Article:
Scrape HTML Tables Into a Data Frame Using BeautifulSoup

Scrape HTML Tables Into a Data Frame Using BeautifulSoup

Python has various packages to work with considering project requirements; one is BeautifulSoup, which is used to parse HTML and XML documents.

It creates a parse tree for the parsed pages that we can use to extract information (data) from HTML, which is beneficial for web scraping. Today’s tutorial teaches how to scrape HTML tables into a data frame using the BeautifulSoup package.

Use BeautifulSoup to Scrape HTML Tables Into a Data Frame

It is not necessary that we always get the organized and cleaned data every time.

Sometimes, we need the data which is available on the websites. For that, we must be able to collect it.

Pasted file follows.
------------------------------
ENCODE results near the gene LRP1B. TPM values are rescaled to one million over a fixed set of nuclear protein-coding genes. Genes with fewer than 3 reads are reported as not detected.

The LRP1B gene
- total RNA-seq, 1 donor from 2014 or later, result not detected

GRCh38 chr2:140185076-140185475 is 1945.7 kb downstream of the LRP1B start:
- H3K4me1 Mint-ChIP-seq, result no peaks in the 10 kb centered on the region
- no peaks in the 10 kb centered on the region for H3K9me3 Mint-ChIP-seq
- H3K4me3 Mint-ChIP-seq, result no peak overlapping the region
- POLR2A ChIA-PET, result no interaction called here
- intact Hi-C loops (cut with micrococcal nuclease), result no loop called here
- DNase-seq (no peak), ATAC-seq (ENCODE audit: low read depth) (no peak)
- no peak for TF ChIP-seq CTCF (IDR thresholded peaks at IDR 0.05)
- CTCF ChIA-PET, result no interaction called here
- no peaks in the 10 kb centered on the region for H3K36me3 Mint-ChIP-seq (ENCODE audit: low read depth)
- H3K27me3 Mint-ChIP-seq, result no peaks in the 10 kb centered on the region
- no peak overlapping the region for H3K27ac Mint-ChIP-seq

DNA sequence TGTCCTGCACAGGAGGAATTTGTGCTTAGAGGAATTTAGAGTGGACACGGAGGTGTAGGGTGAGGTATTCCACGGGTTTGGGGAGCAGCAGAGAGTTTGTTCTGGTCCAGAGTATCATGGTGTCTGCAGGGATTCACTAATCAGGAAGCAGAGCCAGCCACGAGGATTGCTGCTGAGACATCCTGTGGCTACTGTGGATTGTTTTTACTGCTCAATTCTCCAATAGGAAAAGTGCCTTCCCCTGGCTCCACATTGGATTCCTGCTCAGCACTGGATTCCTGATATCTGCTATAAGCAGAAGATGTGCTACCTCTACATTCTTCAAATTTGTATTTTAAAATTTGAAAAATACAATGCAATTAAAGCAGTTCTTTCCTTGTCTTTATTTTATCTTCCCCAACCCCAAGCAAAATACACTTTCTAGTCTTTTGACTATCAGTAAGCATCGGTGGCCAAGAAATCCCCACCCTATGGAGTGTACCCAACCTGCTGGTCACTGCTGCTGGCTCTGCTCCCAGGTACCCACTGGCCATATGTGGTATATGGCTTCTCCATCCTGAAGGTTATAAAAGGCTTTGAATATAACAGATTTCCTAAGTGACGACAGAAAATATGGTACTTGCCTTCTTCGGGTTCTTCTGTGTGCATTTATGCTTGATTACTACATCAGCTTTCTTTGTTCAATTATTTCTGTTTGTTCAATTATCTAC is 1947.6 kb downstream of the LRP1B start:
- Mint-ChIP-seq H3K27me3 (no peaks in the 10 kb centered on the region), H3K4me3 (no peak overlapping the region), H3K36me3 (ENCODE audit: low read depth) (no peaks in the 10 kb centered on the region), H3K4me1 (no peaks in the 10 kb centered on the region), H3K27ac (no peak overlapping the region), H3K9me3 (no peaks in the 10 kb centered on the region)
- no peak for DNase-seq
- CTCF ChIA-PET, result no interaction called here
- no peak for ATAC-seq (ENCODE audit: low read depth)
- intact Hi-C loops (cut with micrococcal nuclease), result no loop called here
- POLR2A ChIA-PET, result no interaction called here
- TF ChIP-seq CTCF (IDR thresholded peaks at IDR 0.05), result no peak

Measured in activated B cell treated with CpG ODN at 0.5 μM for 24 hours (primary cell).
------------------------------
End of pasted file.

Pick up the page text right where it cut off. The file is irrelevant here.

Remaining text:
Fortunately, Python’s BeautifulSoup package has the solution for us. Let’s learn how we can use this package to scrape tables into a data frame.

First, we need to install this package on our machine to be able to import it into our Python scripts. We can use the pip command to install BeautifulSoup on Windows operating system.

pip install beautifulsoup

You can visit this documentation for further information. We know that we are not familiar with the basic structure of the HTML table, which is important to know while scraping; let’s understand that to follow along with this tutorial.

html table structure